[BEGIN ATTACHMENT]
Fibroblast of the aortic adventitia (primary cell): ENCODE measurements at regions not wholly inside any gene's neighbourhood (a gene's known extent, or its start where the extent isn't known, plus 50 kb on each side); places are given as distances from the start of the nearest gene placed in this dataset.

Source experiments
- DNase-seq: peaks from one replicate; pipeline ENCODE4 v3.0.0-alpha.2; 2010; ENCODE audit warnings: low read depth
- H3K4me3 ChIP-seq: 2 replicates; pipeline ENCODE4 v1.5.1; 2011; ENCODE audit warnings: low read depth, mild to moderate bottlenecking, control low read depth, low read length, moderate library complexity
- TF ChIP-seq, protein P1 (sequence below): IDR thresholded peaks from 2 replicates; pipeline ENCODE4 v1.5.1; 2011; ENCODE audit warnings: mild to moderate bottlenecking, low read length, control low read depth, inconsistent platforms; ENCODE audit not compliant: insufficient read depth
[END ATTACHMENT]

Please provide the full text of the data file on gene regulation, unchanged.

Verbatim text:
Fibroblast of the aortic adventitia (primary cell): ENCODE measurements at regions not wholly inside any gene's neighbourhood (a gene's known extent, or its start where the extent isn't known, plus 50 kb on each side); places are given as distances from the start of the nearest gene placed in this dataset.

Source experiments
- DNase-seq: peaks from one replicate; pipeline ENCODE4 v3.0.0-alpha.2; 2010; ENCODE audit warnings: low read depth
- H3K4me3 ChIP-seq: 2 replicates; pipeline ENCODE4 v1.5.1; 2011; ENCODE audit warnings: low read depth, mild to moderate bottlenecking, control low read depth, low read length, moderate library complexity
- TF ChIP-seq, protein P1 (sequence below): IDR thresholded peaks from 2 replicates; pipeline ENCODE4 v1.5.1; 2011; ENCODE audit warnings: mild to moderate bottlenecking, low read length, control low read depth, inconsistent platforms; ENCODE audit not compliant: insufficient read depth